I met Scott Beale in the lobby here at the Bellevue Hyatt (we’re in room 1514) and he shot me interviewing Doug Rowan, former CEO of Corbis (he now invests in photographic-centric companies like ZoomAlbum and Piczo). Then I turned the camera on Scott. Hopefully we’ll do a photowalking while here in Bellevue.
Doug told us about selling computers back in the 1960s for IBM that had 600 bytes of memory that cost millions of dollars (no hard drives, either!) That’s not gigabytes. It’s not megabytes. It’s not kilobytes. It’s bytes. How far we’ve come in one lifetime is simply amazing.
Engadget reports record sales of HDTVs.
I’m not alone in seeing that HDTV is changing everything about home entertainment. This story is just beginning to be written.
Here you get to meet Kevin Burton (26-minute interview), the developer behind TailRank (which competes with my favorite TechMeme).
I’ve been looking at TailRank more and more lately and it is, indeed, coming on strong. The next year is going to be interesting to watch Kevin go at it against Gabe. May the best geek win!
Kevin also gives you a good six-minute demo of TailRank’s features.
Heheh, I’m glad I’m not the only one (thanks Parand Tony Darugar) who has gotten addicted to using the “J” and “K” keys, thanks to Google Readers. I find increasingly I’m missing that interface on other applications and useage models.
Anyway, good podcast over with Leo Laporte and Paul Thurrott where they both talk about Windows Vista. Paul says Vista is changing the way he uses his computer. I find that too.
But, damn, I wish everything used the J and K keys. Heheh.
I love Amit Agarwal’s analysis on the full-text vs. partial text debate. I HATE partial text feeds. I am subscribing to a few now (Dan Farber, for instance) but I find I link to them far less often than people who give me full text feeds. What does that do? Well, read Amit’s analysis. And, yes, I did “steal” Amit’s content and put it on my link blog.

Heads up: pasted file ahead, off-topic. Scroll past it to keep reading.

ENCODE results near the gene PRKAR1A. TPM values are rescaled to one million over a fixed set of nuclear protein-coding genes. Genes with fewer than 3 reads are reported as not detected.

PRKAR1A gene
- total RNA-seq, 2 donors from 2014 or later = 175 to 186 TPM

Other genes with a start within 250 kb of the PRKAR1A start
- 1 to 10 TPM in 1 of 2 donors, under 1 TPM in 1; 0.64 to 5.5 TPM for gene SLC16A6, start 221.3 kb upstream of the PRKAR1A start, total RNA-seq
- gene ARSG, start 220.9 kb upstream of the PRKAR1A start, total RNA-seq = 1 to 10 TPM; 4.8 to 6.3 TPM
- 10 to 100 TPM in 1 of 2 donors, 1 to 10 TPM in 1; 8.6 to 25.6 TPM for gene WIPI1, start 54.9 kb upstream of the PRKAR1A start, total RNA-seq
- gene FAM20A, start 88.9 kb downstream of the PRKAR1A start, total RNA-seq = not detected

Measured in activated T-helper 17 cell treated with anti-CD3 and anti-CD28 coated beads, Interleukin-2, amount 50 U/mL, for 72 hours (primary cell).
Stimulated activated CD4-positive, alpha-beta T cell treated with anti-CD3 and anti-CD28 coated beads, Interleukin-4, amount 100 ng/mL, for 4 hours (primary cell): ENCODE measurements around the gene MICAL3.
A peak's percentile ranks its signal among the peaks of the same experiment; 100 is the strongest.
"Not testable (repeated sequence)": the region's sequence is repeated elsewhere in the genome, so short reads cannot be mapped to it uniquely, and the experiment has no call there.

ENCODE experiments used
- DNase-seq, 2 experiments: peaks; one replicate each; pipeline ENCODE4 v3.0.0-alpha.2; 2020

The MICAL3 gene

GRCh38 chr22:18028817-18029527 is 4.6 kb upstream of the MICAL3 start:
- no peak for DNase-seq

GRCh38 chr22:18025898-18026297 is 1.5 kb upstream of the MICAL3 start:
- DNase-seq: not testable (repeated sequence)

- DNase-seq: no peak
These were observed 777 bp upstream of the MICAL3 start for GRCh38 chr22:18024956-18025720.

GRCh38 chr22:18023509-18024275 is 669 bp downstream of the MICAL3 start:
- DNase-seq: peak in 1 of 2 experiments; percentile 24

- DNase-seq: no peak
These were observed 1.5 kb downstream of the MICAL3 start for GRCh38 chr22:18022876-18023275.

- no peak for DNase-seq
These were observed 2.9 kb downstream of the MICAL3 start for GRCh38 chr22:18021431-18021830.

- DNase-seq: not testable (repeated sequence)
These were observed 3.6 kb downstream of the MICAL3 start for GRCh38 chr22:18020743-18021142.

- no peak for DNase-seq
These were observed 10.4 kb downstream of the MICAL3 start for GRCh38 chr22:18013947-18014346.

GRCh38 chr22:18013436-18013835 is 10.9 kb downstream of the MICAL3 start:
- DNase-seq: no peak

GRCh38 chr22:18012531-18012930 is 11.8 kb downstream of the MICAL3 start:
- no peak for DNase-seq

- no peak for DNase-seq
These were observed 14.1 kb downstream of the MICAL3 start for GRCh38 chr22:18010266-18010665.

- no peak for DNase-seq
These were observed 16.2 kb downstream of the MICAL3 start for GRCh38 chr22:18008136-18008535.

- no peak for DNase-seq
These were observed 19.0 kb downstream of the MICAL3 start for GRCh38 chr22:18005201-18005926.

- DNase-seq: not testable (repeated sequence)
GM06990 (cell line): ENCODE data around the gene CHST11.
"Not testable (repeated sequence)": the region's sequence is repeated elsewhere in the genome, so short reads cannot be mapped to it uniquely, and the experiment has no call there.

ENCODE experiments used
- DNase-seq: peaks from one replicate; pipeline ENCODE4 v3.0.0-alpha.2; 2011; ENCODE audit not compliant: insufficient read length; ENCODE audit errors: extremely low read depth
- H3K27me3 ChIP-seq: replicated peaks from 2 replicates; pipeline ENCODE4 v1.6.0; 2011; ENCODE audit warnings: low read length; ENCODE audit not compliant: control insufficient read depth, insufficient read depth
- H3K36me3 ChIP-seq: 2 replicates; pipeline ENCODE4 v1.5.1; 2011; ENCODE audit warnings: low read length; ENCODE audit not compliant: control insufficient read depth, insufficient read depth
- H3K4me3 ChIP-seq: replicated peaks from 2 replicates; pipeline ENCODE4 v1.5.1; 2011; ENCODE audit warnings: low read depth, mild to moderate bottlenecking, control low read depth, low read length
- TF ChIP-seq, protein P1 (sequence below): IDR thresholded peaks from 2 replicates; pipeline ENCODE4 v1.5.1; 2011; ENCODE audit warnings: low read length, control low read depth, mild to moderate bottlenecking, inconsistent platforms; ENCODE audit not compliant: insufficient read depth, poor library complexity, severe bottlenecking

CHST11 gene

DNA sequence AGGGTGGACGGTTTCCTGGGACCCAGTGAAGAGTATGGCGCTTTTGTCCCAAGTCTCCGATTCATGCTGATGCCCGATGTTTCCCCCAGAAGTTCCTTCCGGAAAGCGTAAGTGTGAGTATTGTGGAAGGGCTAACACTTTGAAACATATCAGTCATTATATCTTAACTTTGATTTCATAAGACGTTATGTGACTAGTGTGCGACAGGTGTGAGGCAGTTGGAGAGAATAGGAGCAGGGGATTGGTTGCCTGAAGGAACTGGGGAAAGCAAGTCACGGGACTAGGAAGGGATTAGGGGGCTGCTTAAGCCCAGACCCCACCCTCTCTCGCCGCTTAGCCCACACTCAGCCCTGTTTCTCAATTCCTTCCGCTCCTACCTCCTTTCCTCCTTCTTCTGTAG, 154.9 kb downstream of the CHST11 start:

I told you Jeff Sandquist is smart and is one guy I could rely on at Microsoft to get shit done (he was my boss when I was at Microsoft). He just convinced Jon Udell to come to Microsoft. Wow. I think it’s funny that Jon asked himself whether he’d be Microsoft’s new “Scoble.” Hell, I was trying to be as good as Jon Udell was (and I came up short — he’s a coder that can explain how to program to other people, and has far more influence among developers than I’ll ever hope to have).
In other Microsoft news, Mike Sax says Microsoft just signed away custody of its third-born child: All the file formats for Office Word, Excel, and PowerPoint are now under the custody of ECMA, an independent standards body.
One other thing about Jon Udell: to me he was InfoWorld. He’s the only reason I’ve been following that brand. It’s a HUGE loss for InfoWorld.
I haven’t commented much on the other hire that Jeff Sandquist made: Larry Larsen. But he rocks too. This team has raised my expectations for what will happen at Microsoft now. Two rock stars from the journalism world. Larry worked for Poynter Institute and is a major geek.
One thing I’ve learned: a manager is judged by the quality of people he hires and/or keeps happy. Jeff Sandquist has
two three grand-slam home runs. (I forgot about Rory, thanks Dare for reminding me).
Yes, Rex, Microsoft just acquired a superstar media brand.
Where are the big breakthroughs going to come in the technology world? Watch this YouTube video and you’ll see just how far robotics have been coming. Wild. Oh, good morning from Seattle.
UPDATE: Gizmodo reports that this isn’t a robot at all.